The Allure of Technology in Hospital Acquisitions
Mas Canal, Núria; Valentini, G.
Original document: The importance of technology in the consolidation of hospital markets. The case of the United States
Between 1985 and 2000, mergers and acquisitions (M&As) increased significantly in the U.S. hospital industry. The health-care industry was under pressure to become more efficient, due in no small part to the rise of managed care.
Hospitals usually merge to improve economic efficiency and increase their market power, though doubts remain as to whether hospital consolidation actually yields significant cost savings.
Technology has risen to the forefront as a way for hospitals to improve quality and, thus, improve differentiation among hospitals in a highly competitive field.
It has also become clear that costs related to technological change make up nearly half of all medical care costs.
Clearly, technology isn't just a great asset; it is strategically crucial to mergers and acquisitions.
But what role does technology play in the process of health-care consolidation?
This is the subject of a working paper by IESE's Núria Mas and Giovanni Valentini, "The Importance of Technology in the Consolidation of Hospital Markets: The Case of the United States."
The Added Value of Technology in Health Care
Hospitals with robust technological assets often make desirable targets for M&As. Indeed, M&A initiators closely analyze targets' technology holdings to make their selection decisions.
It's worth noting that medical technology encompasses much more than computers and software; it includes procedures, devices and hospital-specific infrastructure.
A hospital that performs open-heart surgery, for example, may be seen as more technologically competitive than one that does not.
In this paper, 13 types of technology were taken into account, including PET, MRI, CT-scanner, ultrasound and X-ray therapy.
An assessment of the 222 M&As that occurred in the United States between 1985 and 2000 reveals three key factors that need to be considered when evaluating a target's technology: absence of overlap, complexity and profitability.
Absence of Overlap
A target whose technology does not overlap with the acquirer's technology is more likely to be selected.
When an acquirer gains access to new and different technology, the resulting organization becomes more of a one-stop-shop hospital that can attract more patients and become more adept at dealing with managed care organizations.
As a result, a wider variety of procedures can be offered at a standardized level of quality.
Another reason why overlapping technology could be unappealing is that antitrust agencies may take issue with the potential of the newly merged entity to hold a monopoly on a specific technology.
Companies on the lookout for acquisitions are generally more likely to target hospitals with complex technology.
Technology itself isn't the only valuable element; the knowledge and skills that accompany it are crucial as well.
An acquirer can't always replicate knowledge and skills simply by hiring specialists. Indeed, much knowledge is hospital-specific. So, if a target has complex technology to which an acquirer can gain full access, that target becomes more attractive.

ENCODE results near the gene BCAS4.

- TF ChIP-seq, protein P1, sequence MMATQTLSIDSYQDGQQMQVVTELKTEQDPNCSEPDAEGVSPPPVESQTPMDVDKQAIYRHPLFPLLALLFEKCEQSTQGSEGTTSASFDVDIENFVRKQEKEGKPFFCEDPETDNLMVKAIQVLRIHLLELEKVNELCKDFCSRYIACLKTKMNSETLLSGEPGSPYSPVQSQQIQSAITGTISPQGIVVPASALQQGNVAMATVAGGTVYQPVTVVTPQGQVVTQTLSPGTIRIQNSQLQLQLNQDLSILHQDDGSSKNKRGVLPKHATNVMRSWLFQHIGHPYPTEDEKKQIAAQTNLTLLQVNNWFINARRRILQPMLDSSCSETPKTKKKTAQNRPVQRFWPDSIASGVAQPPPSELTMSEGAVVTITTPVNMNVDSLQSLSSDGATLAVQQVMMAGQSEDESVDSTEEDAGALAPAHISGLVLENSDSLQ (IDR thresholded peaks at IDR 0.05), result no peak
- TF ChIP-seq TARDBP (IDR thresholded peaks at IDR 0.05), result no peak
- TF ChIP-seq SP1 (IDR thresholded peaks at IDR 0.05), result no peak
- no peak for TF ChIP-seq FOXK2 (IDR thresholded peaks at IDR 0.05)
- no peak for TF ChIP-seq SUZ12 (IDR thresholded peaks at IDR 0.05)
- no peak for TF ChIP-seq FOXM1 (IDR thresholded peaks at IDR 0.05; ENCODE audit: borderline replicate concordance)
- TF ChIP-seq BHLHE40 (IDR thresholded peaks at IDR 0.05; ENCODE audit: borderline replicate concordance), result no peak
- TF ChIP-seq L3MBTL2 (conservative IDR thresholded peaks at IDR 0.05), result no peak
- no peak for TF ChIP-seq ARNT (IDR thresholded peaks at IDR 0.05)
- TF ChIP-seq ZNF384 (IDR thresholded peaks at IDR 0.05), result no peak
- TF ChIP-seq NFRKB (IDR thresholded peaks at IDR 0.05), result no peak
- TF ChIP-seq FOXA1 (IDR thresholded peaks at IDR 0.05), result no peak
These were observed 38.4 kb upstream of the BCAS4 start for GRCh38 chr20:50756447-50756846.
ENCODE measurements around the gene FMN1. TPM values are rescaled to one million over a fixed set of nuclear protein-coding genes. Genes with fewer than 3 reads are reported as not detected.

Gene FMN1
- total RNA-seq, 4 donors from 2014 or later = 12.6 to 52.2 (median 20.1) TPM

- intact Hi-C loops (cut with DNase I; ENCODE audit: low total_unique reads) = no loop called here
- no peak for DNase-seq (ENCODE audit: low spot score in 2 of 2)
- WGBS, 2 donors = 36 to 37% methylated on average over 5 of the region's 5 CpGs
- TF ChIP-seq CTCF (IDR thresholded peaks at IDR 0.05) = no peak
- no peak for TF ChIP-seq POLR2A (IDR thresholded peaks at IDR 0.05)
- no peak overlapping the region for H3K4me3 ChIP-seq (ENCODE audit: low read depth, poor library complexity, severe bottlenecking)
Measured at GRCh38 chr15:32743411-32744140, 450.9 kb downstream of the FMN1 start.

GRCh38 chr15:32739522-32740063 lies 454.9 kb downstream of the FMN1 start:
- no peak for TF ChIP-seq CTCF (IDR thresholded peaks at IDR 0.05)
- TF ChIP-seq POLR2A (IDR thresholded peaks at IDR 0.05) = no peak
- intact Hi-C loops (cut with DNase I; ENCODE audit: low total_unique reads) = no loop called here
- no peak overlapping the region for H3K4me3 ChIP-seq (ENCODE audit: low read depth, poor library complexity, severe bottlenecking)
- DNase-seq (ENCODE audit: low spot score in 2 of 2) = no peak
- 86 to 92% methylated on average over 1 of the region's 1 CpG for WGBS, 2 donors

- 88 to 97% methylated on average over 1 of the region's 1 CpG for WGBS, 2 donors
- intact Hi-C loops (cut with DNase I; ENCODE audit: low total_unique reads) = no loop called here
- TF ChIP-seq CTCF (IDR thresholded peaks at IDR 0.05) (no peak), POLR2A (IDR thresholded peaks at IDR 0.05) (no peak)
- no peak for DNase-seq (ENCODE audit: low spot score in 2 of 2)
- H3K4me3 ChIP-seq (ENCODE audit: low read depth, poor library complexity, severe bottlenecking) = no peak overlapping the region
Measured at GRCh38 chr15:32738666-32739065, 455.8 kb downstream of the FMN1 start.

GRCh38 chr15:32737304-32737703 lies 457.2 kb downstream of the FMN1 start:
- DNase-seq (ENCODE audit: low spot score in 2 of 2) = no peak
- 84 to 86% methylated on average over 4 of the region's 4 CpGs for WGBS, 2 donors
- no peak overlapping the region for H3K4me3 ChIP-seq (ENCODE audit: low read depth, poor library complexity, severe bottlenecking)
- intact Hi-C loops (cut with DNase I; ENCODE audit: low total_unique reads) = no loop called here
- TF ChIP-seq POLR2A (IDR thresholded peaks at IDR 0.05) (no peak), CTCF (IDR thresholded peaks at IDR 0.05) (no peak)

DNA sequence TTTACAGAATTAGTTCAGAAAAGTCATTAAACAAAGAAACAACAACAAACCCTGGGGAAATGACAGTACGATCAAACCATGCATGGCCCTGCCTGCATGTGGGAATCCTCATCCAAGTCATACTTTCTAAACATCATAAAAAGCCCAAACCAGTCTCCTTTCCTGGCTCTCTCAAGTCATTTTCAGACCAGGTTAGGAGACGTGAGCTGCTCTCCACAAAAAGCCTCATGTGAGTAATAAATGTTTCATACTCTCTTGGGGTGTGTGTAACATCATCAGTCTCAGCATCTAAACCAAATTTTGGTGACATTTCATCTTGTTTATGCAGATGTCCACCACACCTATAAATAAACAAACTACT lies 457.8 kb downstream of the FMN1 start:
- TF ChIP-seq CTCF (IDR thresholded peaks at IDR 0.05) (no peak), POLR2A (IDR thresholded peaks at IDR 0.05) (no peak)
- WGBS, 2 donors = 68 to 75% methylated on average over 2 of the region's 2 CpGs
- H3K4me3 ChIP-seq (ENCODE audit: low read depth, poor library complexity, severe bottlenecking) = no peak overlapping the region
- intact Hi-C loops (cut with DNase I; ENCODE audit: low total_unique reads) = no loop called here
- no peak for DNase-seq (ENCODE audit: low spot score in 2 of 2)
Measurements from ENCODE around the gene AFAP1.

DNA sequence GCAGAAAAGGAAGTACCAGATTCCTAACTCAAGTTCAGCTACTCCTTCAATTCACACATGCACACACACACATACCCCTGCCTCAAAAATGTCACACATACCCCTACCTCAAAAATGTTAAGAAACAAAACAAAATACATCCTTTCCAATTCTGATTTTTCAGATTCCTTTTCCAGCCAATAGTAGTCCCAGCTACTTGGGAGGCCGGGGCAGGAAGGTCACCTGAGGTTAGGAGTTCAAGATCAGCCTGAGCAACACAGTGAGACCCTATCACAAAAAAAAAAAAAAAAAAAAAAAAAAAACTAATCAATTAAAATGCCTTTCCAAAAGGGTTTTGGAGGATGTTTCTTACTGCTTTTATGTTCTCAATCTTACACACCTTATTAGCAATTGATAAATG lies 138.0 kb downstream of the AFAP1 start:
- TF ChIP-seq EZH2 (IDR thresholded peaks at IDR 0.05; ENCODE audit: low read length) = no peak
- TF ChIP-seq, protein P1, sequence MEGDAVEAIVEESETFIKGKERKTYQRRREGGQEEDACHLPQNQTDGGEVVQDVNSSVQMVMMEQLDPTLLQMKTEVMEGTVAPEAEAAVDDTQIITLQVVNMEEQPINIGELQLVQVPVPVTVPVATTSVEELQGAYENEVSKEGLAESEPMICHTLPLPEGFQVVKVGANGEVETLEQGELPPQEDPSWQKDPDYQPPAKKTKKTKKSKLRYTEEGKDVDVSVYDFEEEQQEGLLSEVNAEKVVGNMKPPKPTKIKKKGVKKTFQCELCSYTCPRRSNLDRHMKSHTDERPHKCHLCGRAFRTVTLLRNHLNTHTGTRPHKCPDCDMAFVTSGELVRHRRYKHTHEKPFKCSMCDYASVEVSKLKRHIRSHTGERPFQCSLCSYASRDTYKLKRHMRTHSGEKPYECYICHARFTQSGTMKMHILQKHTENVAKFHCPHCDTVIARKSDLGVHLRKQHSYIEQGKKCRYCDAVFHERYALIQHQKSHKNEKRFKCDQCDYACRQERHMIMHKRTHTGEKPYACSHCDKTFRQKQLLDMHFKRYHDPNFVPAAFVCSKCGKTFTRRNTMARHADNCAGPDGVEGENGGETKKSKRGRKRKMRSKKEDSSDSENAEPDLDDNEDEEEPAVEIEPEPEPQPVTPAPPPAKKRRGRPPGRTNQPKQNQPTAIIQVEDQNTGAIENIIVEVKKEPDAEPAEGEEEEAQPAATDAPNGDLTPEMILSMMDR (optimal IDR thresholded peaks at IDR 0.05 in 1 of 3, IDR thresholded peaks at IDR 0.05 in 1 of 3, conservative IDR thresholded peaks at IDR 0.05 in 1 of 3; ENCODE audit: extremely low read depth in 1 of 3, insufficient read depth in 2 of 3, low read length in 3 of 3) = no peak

Complexity can be measured by evaluating the resources a technology requires and measuring cost per patient, among other methods.
Finally, the profitability of a target's technology is most likely a prerequisite for any acquirer.
A robust cost/benefit ratio is critical in a health maintenance organization's decision to include a hospital in its network, so a target that can strengthen that ratio for the acquirer is particularly appealing.
Close analysis of data from the American Hospital Association (AHA) Annual Survey, which provides details about M&As, confirms that technology plays an active role in hospital acquisition strategies.
That said, analyzing target selection isn't quite so neat and simple, and a few variables must be controlled for.
For example, not-for-profit hospitals often merge with hospitals of the same type, since post-merger market power is less of a consideration.
Length of patient stay, capacity utilization and profitability must also be accounted for in target hospitals, as must the potential market share resulting from a merger.
Analysis of two additional factors strengthens the claim that technology plays a major role in M&As.
The first is the restrictiveness of a particular state's Certificate of Need (CON), which is required before facility expansions or creations can be executed.
If the CON is very strict, purchasing new technology may be difficult. Therefore, hospitals in states with strict CON requirements may pursue mergers as a way of obtaining technological assets.
In these cases, the acquirer may be less concerned with technology overlap.
The second additional factor is the level of managed care enrollment in certain areas. Where enrollment is high, hospitals will feel greater pressure to be more efficient, and they will then have greater reason to seek targets with technology that has a favorable cost/benefit ratio.
Bolstering Public Policy
In sum, the authors' paper reveals that prime M&A targets in the hospital-care sector tend to have non-overlapping technology that is complex and profitable, giving the acquirer the opportunity to become a one-stop-shop hospital.
Such findings are significant when it comes to considering public policy around both patient welfare and hospital innovation. Future R&D efforts, for example, can be bolstered when a merger occurs between institutions with complementary technology.
There are plenty of opportunities for further research, in particular into the effects of technology-driven mergers on consumers and on post-merger technology development.